In 1965 DC were still selling comics to many children of men who’d seen service in World War II, and who’d fought against Germans. It was a reasonable bet that some of their elderly relations had even seen service in World War I. Therefore, making room in a war themed anthology for, if not a hero, then a protagonist who was a World War I German fighter pilot was taking a considerable chance in conservative times.

Robert Kanigher’s script for Enemy Ace’s introduction is a little florid in places, but the first person narrative is unusually introspective for a DC war comic of the period. Kanigher characterises Hans von Hammer as arrogant, yet noble; successful, yet unfulfilled, and distant and lonely despite the availability of all the friendship he could want, choosing instead to seek the company of the lone wolf with whom he identifies. Others can debate how much of his own notoriously intelligent, yet difficult personality Kanigher poured into von Hammer.

The first outing is an effective distillation of gloom, but considerable repetition occurs over the earliest shorter stories. This is not only with aerial combat, but his fellow pilots despising the brooding von Hammer behind his back, his pointing a rifle at the wolf with no intention of shooting it, and jokes from his orderly about the cups he’s earned for his kills. The first longer strip is in effect a combination of the three earlier ones, and the feeling becomes that Joe Kubert’s artwork is carrying more than its weight.

Kubert’s art is stunning throughout, and a serious contender for among the best of a long and distinguished career. He’s aware of the repetitive visual nature of aerial combat and varies his layouts to prioritise different viewpoints, and combines that with detailed research to ensure period accuracy. Any page at random is superbly composed, and his definition of Von Hammer’s melancholy intensity is a powerful study of a conflicted man.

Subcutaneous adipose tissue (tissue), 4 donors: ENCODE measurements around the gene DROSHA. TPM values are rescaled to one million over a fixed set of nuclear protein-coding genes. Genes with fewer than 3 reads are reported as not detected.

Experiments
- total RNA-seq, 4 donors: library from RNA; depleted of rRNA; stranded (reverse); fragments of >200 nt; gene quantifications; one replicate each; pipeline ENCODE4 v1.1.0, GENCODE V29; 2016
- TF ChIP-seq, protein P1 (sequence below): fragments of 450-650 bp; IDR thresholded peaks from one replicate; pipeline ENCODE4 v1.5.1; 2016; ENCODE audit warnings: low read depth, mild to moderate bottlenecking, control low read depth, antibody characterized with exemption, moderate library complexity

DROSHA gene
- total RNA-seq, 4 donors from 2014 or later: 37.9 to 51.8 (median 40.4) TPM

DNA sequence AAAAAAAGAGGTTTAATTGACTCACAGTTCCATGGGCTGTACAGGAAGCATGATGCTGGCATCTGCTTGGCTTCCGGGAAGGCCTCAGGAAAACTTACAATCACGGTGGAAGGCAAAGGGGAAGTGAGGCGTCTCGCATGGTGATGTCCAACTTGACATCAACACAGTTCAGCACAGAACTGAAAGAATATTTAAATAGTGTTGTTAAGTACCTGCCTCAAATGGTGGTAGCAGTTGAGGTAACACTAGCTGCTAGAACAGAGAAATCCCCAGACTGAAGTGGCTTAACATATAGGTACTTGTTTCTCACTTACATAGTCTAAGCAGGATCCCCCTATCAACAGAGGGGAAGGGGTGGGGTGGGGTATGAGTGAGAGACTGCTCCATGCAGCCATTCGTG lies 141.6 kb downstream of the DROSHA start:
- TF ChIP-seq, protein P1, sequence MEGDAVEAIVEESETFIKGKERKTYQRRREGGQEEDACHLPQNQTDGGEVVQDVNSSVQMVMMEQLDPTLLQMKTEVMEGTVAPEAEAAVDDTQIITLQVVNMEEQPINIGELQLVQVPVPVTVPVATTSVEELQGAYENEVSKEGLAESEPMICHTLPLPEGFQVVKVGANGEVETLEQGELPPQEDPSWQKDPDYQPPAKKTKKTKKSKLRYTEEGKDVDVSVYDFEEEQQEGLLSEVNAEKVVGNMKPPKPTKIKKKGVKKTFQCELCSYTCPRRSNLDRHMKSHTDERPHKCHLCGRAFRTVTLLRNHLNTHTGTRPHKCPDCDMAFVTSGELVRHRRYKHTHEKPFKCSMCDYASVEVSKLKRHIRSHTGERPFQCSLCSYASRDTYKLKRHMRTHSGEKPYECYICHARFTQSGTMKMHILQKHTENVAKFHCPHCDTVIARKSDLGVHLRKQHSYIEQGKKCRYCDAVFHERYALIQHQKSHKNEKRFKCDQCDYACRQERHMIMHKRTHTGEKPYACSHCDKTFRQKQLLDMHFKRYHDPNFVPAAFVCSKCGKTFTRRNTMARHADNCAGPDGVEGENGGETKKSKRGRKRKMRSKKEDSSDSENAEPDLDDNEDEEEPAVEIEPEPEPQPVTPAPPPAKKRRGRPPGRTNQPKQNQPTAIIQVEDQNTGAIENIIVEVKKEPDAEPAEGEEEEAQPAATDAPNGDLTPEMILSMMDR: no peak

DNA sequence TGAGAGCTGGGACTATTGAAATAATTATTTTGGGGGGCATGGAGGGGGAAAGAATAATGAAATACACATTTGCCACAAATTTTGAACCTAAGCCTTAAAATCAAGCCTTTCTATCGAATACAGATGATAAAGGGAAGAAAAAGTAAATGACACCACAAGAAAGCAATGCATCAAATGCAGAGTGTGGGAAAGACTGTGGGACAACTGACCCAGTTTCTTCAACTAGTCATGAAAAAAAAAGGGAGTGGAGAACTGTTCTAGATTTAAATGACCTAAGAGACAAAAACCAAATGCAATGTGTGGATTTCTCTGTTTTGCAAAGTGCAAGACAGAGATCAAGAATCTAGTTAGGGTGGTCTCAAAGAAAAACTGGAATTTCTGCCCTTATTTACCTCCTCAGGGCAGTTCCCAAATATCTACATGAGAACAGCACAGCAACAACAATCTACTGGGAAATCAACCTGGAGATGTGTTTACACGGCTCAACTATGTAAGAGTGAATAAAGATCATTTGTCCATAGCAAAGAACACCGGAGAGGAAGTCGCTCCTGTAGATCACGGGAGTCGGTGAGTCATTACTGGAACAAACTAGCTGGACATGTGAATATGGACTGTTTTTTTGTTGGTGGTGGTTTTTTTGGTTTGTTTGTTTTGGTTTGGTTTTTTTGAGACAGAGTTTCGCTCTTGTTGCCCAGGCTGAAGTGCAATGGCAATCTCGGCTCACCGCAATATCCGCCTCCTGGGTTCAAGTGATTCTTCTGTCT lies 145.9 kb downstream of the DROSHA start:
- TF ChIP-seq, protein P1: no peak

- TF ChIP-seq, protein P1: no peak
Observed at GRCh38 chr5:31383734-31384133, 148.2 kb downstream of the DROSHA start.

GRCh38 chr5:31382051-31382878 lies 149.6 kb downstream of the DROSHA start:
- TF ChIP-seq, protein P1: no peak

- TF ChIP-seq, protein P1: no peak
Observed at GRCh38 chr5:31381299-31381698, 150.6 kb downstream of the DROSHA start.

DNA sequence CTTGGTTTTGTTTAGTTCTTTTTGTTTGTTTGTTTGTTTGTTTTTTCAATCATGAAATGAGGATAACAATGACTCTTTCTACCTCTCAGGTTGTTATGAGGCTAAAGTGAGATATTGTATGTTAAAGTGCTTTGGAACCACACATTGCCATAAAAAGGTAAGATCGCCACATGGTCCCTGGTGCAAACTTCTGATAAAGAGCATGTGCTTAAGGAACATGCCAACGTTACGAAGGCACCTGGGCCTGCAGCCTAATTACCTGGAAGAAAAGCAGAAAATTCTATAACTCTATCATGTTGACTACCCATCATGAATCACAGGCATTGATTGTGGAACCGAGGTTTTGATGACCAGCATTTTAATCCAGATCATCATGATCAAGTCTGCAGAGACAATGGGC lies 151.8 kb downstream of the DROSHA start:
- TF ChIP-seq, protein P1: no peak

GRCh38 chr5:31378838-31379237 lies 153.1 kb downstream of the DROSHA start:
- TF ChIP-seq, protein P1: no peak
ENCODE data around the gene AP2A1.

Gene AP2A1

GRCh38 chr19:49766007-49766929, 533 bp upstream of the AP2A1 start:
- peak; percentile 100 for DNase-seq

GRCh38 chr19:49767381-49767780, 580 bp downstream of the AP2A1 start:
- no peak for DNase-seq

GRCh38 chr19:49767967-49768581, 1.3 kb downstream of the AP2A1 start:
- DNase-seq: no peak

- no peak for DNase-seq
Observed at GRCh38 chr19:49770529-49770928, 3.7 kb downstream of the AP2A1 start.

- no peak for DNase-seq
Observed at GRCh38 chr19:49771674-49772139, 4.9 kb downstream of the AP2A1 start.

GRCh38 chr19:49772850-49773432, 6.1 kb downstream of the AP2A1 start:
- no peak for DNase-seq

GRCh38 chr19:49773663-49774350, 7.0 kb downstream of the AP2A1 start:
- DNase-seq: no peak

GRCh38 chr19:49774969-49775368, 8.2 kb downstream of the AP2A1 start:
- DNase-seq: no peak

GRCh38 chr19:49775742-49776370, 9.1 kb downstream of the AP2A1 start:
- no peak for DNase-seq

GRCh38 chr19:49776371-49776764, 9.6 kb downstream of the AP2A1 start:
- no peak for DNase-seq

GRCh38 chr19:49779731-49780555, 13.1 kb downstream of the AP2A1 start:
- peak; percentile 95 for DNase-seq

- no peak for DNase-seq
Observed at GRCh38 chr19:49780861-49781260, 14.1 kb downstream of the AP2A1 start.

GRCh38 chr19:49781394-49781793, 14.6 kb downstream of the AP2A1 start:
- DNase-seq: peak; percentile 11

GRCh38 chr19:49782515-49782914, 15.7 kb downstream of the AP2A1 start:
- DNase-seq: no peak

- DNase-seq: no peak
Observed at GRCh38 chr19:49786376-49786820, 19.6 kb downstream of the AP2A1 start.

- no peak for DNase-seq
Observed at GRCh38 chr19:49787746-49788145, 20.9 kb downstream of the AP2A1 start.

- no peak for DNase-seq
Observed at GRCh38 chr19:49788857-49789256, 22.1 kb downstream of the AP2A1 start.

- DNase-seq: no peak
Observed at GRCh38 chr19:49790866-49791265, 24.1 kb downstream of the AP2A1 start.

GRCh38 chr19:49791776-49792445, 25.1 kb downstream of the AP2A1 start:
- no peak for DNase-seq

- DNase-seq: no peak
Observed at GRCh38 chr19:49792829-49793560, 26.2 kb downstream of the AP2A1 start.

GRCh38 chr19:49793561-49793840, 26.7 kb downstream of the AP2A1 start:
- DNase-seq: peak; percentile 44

Kanigher invests a lot of thought in the mechanics of fighting in the air, with the first strip showing Enemy Ace concealing his plane above a zeppelin (a trick Kanigher repeats), and is eventually forced to vary his plots, or at least conceive twists on his standard elements. The best strip relies heavily on the code of honour between fighter pilots of opposing nations, a concept Kanigher always accentuates, with von Hammer saluting any valiant defeated opponent as their plane spirals to Earth. The story of the Hangman sees von Hammer for once downed, and rescued by his enemy to be nursed back to health as each believes the only honourable way to settle their differences is in the sky. It’s an archaic chivalry almost beyond understanding today, but also indicative of how on both sides during World War I it was the upper classes who flew the planes, already signified by the ‘von’ prefix for Enemy Ace. Another good story exploits that, with the Bull rejecting honour to achieve certainty with his kills.

In the mid-1960s Enemy Ace flew in the face of traditional war comics by presenting a hero who carried out his duty, but saw no glory in war or triumph. Kubert’s contribution is obvious from the start, but due the repetitious nature of Kanigher’s earliest strips it’s not until halfway through the book that the reason for the feature’s high regard begins to clarify. The  best of these stories still read very well, and more follow in volume two.